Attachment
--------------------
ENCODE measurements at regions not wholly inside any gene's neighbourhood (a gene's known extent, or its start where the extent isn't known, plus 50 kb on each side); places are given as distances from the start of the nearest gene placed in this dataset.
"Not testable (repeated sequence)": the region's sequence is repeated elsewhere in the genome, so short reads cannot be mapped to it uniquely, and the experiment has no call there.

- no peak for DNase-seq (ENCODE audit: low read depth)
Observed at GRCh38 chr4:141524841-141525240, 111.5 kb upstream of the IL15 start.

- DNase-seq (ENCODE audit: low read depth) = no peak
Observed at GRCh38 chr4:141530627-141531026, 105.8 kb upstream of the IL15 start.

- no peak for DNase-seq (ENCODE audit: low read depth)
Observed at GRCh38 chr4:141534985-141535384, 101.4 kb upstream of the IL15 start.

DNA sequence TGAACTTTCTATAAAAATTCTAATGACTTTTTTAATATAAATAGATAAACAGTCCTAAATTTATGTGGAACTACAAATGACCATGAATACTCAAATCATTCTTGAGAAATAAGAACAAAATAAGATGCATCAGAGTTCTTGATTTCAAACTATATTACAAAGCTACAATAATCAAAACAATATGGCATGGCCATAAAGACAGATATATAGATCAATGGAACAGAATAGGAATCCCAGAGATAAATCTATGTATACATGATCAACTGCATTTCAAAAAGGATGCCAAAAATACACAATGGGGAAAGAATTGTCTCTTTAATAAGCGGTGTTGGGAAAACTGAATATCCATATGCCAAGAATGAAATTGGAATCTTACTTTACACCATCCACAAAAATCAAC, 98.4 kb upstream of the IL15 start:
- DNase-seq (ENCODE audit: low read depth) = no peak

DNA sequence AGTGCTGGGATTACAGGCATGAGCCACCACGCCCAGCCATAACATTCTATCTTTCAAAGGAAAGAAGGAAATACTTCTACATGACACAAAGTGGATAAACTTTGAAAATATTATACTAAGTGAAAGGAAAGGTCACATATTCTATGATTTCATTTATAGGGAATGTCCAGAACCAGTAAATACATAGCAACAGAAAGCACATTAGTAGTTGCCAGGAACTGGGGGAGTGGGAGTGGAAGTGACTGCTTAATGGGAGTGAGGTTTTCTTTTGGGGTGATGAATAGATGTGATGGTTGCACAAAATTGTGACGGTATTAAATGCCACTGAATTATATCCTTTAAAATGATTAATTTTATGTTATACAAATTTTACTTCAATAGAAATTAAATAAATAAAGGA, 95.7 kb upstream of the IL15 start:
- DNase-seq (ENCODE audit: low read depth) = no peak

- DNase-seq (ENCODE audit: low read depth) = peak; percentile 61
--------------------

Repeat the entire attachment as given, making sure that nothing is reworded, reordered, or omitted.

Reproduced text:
ENCODE measurements at regions not wholly inside any gene's neighbourhood (a gene's known extent, or its start where the extent isn't known, plus 50 kb on each side); places are given as distances from the start of the nearest gene placed in this dataset.
"Not testable (repeated sequence)": the region's sequence is repeated elsewhere in the genome, so short reads cannot be mapped to it uniquely, and the experiment has no call there.

- no peak for DNase-seq (ENCODE audit: low read depth)
Observed at GRCh38 chr4:141524841-141525240, 111.5 kb upstream of the IL15 start.

- DNase-seq (ENCODE audit: low read depth) = no peak
Observed at GRCh38 chr4:141530627-141531026, 105.8 kb upstream of the IL15 start.

- no peak for DNase-seq (ENCODE audit: low read depth)
Observed at GRCh38 chr4:141534985-141535384, 101.4 kb upstream of the IL15 start.

DNA sequence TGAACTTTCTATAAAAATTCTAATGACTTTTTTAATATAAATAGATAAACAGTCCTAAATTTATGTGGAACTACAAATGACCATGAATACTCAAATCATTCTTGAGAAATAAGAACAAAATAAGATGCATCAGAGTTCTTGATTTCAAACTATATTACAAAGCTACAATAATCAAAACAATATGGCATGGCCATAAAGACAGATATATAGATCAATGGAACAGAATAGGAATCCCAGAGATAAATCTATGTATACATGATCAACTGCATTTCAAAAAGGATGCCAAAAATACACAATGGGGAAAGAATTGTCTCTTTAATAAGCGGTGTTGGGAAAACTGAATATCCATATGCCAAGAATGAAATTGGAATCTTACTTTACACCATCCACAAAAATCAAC, 98.4 kb upstream of the IL15 start:
- DNase-seq (ENCODE audit: low read depth) = no peak

DNA sequence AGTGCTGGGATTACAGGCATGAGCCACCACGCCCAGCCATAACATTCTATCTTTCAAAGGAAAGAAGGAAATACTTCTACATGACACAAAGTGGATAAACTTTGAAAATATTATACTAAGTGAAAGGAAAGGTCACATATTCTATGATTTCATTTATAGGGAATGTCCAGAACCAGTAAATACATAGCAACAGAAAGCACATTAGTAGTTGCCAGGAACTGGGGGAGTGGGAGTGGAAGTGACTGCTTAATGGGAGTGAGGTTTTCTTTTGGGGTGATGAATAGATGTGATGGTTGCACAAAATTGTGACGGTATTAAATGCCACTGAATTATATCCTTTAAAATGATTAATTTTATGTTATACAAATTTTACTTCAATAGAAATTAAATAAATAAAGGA, 95.7 kb upstream of the IL15 start:
- DNase-seq (ENCODE audit: low read depth) = no peak

- DNase-seq (ENCODE audit: low read depth) = peak; percentile 61